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Subject: Gluey or Gummy Mashed Potatoes
Newsgroups: rec.food.cooking

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From: byecq[at]aol.com (Carol)
Date: 26 Dec 1998 03:59:18 GMT
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Can anyone tell me why, every so often, my boiled potatoes turn sticky and
gummy when mashed? I've changed potato type, method of mashing and cooking
time....I just cant figure this one out.

Thanks

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From: Harriet Neal <queenbe[at]earthlink.net>
Date: Fri, 25 Dec 1998 20:15:23 -0500
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You gotta heat the milk/cream just slightly to take off the chill...then add
to potatoes when you're whipping them up.

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From: Nexis Robinson <nexis[at]worldnet.att.net>
Date: 26 Dec 1998 06:28:56 GMT
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I use russets for mashed potatoes and always put them back on the heat for a
few seconds after draining them to make sure there is no water left before I
add the milk. Sometimes I also heat the milk slightly, otherwise I pour it
down the side so it warms some on the way to the potatoes. Also, make sure
you're not over mashing them, as this will also cause them to become rather
gluey.
Hope his helps and Merry Christmas :)

kimberly

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From: (sf)
Date: Sun, 27 Dec 1998 05:33:57 GMT
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I've made lots of potato glue in my day and have discovered it's from
too much liquid.  Follow the instructions below, being very carful to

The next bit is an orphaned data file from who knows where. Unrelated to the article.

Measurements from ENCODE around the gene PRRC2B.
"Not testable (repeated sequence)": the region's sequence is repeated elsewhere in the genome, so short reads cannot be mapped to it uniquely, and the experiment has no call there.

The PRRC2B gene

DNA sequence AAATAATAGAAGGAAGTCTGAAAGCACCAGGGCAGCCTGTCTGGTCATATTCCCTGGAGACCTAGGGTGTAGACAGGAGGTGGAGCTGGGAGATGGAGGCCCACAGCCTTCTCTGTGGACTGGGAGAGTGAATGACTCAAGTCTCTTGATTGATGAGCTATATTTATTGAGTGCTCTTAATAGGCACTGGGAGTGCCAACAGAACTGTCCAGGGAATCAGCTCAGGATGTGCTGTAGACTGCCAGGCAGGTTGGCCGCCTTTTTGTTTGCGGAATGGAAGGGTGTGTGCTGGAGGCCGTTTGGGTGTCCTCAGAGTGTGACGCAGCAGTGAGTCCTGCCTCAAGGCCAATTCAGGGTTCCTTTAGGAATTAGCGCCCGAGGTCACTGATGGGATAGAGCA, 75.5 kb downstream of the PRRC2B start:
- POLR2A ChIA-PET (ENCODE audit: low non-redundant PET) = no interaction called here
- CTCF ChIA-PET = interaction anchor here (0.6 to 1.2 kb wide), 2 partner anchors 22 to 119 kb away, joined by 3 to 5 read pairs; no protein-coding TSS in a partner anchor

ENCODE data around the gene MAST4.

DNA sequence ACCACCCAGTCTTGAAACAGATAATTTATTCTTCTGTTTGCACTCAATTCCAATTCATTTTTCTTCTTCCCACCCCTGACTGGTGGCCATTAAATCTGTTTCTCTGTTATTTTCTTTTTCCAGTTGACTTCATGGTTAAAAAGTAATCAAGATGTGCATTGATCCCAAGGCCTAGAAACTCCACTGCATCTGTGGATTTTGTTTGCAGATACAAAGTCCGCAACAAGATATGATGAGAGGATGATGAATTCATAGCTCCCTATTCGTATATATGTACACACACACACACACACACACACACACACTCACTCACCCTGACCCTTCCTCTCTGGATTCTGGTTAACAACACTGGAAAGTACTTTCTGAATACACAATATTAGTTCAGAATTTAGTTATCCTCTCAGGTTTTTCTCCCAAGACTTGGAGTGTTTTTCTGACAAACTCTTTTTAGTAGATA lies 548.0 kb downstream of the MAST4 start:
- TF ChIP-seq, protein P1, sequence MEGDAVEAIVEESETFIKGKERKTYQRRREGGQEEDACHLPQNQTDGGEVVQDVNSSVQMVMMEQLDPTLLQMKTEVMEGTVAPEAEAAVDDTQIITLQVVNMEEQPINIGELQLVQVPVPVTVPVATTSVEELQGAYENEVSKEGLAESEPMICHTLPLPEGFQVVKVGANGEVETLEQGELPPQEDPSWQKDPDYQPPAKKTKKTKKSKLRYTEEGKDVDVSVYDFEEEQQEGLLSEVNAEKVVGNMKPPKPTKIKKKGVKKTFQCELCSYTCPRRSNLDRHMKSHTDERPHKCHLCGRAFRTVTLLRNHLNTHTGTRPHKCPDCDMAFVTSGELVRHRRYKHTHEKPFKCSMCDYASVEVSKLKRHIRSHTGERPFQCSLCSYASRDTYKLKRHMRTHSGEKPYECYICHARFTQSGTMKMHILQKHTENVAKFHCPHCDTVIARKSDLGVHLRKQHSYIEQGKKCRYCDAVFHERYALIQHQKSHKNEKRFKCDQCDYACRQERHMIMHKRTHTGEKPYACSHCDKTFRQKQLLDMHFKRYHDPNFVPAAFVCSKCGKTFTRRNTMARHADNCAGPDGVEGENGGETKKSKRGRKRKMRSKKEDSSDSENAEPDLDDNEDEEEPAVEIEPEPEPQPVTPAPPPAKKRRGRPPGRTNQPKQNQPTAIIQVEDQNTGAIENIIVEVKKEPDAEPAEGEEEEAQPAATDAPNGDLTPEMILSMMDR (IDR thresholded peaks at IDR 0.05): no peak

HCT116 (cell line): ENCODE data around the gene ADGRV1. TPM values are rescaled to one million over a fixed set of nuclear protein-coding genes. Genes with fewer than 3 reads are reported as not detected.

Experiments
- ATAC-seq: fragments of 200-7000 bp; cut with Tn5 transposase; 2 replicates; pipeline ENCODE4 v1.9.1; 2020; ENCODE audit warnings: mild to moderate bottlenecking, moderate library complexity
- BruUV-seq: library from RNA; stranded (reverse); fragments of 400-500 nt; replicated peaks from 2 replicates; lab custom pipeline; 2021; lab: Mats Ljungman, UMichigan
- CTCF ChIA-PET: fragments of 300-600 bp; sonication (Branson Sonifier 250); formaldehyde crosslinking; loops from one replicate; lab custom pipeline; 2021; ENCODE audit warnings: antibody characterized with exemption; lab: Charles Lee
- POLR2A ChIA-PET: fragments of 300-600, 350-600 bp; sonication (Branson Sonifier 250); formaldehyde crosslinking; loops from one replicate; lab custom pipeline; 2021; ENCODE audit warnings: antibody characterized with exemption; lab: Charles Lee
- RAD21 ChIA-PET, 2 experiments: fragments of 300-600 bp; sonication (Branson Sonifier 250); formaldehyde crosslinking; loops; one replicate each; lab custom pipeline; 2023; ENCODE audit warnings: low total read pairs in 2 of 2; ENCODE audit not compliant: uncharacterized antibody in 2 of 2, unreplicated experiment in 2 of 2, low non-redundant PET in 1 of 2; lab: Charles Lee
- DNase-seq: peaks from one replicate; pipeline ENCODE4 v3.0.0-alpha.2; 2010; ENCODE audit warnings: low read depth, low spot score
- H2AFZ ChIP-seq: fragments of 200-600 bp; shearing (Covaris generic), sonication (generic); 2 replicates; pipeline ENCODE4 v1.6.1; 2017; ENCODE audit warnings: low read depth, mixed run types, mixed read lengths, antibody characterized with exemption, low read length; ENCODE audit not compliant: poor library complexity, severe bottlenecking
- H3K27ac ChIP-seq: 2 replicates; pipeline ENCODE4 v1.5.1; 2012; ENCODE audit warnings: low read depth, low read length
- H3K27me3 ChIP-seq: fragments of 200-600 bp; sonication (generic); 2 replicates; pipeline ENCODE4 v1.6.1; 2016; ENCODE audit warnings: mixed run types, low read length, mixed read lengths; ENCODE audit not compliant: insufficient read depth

add a minimum of liquid.  Just mash and fluff with a fork.

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From: Chad Stroup <schatten21[at]pdq.net>
Date: Sat, 26 Dec 1998 01:08:33 -0600
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Bottom line is DO NOT OVERWHIP

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From: stan[at]thunder.temple.edu (Stan Horwitz)
Date: 26 Dec 1998 16:03:59 GMT
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Without knowing how you prepare your mashed potatoes, its not possible to
offer any specific suggestions. What I do when I make mahsed potatoes is
to peel and cut up some Russet potatoes. Boil them in water 'til they're
soft. Dump the water out of the pot. I than take a potato ricer (which can
be found at any cookwares store for around $10 - $20) and rice the potatoes
back into the pot in which they were boiled. I than pour in a bit of milk
and add a bit of butter, set the flame on low and mash the potatoes with
a potato masher until they're a nice consistency. I than taste and add more
butter and/or milk as appropriate.

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From: rdyoung[at]wcc.net (Bob Y.)
Date: Sat, 26 Dec 1998 19:02:52 GMT
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Stan Horwitz wrote:
> I than take a potato ricer (which can
>be found at any cookwares store for around $10 - $20) and rice the potatoes
>back into the pot in which they were boiled. I than pour in a bit of milk
>and add a bit of butter, set the flame on low and mash the potatoes with
>a potato masher until they're a nice consistency. 

Only point I would dispute, is mashing them after the potatoes have been riced.
If you rice them, just stir in the milk, butter, and seasonings with a fork
until the mixute is light and fluffy.

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From: Kate <k8login[at]my-dejanews.com>
Date: Sat, 26 Dec 1998 21:34:48 GMT
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Are you using cold milk?  I have found that letting my milk warm to room
temperature seems to work best to avoid gummy mashed potatoes.


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